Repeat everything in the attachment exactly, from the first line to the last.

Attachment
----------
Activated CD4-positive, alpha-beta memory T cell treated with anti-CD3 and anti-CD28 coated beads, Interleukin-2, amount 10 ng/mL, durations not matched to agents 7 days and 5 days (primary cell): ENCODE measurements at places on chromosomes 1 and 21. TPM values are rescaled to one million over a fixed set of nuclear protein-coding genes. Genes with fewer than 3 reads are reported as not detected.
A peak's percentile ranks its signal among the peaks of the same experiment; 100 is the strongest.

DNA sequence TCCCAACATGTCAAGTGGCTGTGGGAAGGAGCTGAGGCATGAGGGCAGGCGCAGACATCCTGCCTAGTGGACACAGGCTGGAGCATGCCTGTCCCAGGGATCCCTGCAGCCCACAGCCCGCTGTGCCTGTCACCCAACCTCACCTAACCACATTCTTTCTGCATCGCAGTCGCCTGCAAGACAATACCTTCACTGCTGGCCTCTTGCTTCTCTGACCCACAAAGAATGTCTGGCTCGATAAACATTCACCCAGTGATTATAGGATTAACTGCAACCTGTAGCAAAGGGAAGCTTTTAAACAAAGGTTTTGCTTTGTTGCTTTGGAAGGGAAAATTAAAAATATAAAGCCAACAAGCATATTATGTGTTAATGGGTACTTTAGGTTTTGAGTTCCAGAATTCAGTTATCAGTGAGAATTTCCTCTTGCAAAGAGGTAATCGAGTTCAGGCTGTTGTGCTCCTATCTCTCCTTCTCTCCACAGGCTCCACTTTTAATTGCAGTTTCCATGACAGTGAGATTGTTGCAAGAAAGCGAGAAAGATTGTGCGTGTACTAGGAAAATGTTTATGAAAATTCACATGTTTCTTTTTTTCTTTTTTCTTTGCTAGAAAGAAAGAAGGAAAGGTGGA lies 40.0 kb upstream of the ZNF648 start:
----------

Activated CD4-positive, alpha-beta memory T cell treated with anti-CD3 and anti-CD28 coated beads, Interleukin-2, amount 10 ng/mL, durations not matched to agents 7 days and 5 days (primary cell): ENCODE measurements at places on chromosomes 1 and 21. TPM values are rescaled to one million over a fixed set of nuclear protein-coding genes. Genes with fewer than 3 reads are reported as not detected.
A peak's percentile ranks its signal among the peaks of the same experiment; 100 is the strongest.

DNA sequence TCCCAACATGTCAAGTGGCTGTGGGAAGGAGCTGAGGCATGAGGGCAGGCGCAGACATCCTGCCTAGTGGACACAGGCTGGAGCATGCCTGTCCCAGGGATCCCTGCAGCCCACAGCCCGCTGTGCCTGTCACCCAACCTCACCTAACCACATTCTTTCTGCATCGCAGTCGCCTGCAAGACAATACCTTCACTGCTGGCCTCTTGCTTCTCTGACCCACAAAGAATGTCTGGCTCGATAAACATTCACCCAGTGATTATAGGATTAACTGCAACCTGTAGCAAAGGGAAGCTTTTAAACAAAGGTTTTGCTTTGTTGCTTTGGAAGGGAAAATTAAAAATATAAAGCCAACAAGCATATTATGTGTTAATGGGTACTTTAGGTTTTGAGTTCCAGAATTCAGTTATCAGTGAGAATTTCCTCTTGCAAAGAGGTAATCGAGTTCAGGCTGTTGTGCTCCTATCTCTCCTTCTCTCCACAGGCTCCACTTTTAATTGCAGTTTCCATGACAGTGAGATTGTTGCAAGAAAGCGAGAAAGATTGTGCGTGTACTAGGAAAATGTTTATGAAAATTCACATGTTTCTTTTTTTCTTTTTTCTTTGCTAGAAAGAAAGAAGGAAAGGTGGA lies 40.0 kb upstream of the ZNF648 start: